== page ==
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Cardiff kids take care of their health

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by Cancer Research UK | News

13 August 2002

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Cardiff children worry about their health and would change their habits to reduce the risk of illness in the future.

Almost 80 per cent of children aged between 10 and 16 confessed to having health fears when quizzed in a Cancer Research UK survey1. And while the majority do eat vegetables once a day and don’t smoke they still want to make any lifestyle changes necessary to benefit their health in the future.

More than half said they were excited by science. But boys would rather become a sportsman than a scientist and girls preferred to dream about being a pop star than training to be a nurse or doctor.

The children answered questions on science, health and lifestyle habits at Tomorrow’s World roadshow in the city centre where they were entertained by a travelling pop band, created by Cancer Research UK.

The all-singing, all-dancing band performed a music spectacular designed to inform teenagers about science and cancer.

The band has been performing with the help of an interactive space capsule and science information robot to help put across the charity’s message: to overcome cancer through education, fundraising, recruitment, lifestyle and research.

By stimulating children’s interest in science the charity is hoping that more youngsters will be inspired to take up a career working in the fight against cancer.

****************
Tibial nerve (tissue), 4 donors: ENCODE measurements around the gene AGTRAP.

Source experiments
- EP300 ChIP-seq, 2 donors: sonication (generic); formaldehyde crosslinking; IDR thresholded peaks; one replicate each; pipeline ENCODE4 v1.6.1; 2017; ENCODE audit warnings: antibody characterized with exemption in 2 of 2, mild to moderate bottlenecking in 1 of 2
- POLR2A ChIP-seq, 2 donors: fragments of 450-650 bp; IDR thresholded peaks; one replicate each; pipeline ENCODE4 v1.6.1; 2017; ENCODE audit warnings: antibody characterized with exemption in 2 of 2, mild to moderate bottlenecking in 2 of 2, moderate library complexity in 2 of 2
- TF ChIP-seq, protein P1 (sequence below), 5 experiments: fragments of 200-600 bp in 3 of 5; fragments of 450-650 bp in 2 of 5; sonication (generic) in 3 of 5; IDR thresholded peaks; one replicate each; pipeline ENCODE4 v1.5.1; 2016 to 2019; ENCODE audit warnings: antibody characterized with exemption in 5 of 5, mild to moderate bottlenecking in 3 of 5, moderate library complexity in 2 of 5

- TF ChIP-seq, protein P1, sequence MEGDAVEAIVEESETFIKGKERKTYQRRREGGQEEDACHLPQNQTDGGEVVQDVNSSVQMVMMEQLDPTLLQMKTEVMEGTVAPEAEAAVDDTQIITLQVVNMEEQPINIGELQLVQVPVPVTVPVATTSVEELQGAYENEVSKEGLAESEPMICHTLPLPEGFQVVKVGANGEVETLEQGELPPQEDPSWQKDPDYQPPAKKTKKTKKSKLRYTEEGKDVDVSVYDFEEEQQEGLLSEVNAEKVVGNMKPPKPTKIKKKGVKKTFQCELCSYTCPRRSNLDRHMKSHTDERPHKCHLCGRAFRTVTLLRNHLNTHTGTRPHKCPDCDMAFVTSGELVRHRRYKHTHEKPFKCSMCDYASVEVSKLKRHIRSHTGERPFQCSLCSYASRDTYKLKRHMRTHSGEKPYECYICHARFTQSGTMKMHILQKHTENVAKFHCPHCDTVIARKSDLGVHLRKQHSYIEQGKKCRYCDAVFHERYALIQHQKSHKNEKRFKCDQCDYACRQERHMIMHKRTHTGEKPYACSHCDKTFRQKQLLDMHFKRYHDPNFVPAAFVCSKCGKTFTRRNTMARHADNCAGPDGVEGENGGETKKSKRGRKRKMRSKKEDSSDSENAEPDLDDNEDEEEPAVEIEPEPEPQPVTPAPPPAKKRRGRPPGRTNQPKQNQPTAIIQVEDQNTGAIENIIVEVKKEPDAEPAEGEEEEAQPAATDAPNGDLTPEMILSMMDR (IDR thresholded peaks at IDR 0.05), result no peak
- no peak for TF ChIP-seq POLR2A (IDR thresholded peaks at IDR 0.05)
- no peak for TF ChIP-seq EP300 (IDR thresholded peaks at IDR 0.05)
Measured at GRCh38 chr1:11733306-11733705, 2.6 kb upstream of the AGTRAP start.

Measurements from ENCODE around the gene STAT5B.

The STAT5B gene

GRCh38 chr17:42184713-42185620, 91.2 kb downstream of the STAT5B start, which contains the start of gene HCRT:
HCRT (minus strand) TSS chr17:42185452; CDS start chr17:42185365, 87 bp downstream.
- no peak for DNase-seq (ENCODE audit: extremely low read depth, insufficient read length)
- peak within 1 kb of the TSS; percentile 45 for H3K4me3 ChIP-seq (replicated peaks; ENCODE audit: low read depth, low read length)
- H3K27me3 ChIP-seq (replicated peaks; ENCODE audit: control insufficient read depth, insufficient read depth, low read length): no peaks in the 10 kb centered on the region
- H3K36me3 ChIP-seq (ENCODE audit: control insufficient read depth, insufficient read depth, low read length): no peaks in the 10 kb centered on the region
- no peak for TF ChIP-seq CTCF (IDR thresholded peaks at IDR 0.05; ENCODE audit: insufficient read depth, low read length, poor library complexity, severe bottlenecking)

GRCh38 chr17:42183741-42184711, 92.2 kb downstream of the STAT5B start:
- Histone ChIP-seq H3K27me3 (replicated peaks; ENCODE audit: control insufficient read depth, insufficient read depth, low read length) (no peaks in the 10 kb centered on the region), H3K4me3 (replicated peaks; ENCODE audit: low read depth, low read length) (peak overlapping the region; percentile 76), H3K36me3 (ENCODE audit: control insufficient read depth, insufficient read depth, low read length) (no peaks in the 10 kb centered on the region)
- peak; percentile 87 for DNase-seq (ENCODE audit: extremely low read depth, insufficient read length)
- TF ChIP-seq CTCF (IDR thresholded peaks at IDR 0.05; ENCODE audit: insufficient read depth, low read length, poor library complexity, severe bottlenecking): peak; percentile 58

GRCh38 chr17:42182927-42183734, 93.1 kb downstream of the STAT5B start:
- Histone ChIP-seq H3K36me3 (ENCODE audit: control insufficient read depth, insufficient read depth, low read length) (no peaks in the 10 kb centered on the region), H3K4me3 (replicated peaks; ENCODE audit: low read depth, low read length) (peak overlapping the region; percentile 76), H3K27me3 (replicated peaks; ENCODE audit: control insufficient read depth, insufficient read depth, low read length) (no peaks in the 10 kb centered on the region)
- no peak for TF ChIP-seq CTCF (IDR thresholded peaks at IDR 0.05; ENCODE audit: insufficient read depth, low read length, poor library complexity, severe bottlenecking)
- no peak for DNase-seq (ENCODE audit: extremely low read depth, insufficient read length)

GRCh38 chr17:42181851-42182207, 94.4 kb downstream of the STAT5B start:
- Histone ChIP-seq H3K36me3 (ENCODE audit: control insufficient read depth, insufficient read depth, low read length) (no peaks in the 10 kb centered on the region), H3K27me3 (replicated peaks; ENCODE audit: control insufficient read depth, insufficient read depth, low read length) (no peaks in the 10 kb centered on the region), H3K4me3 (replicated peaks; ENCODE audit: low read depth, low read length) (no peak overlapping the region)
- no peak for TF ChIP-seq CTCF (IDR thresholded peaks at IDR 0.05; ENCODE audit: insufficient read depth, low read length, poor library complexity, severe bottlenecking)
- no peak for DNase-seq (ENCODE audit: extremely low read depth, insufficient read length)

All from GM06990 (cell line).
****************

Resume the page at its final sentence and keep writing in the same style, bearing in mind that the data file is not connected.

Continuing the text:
While one third of 10-12 year old Cardiff boys questioned claimed they smoked, the figure halved in the 13-16 age group.

But while no girls in the 10-12 age group admitted to smoking a fifth of those questioned in the 13-16 group said they smoked.

The vast majority of the children said they protected their skin in the sun sometimes with more than half the girls saying they always used sun protection.

Dr Lesley Walker, Director of Information at Cancer Research UK, says:: “We know that children aged 11 to 16 are actively making decisions that will influence their future health.

“It’s crucial that Cancer Research UK gets in early to inform these kids and encourages them to form healthy habits for life. Using a pop band to get this message across is a fantastic idea.

“It’s very easy to presume that we know how kids feel. We believe that we have a lot to learn about children’s attitudes and their aspirations for the future and the more we understand, the easier it will be for us to help.”

ENDS

  1. Around 500 people took part in the survey